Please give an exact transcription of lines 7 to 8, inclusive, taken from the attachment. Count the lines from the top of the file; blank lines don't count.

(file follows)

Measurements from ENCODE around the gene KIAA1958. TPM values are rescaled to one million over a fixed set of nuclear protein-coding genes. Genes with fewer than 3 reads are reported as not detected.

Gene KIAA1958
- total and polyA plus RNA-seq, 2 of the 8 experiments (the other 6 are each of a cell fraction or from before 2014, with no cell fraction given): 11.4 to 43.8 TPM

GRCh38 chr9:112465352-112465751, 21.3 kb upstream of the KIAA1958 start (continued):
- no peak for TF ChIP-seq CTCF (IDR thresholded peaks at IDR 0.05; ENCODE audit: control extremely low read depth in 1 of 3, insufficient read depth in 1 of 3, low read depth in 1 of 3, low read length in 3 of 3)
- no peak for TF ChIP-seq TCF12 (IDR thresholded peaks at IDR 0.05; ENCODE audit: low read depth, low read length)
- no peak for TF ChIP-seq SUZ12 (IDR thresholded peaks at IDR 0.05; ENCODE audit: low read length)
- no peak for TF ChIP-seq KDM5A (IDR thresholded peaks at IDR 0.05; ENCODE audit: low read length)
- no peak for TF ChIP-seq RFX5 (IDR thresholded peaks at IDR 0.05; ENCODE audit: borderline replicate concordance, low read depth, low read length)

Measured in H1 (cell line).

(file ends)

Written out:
- no peak for TF ChIP-seq SUZ12 (IDR thresholded peaks at IDR 0.05; ENCODE audit: low read length)
- no peak for TF ChIP-seq KDM5A (IDR thresholded peaks at IDR 0.05; ENCODE audit: low read length)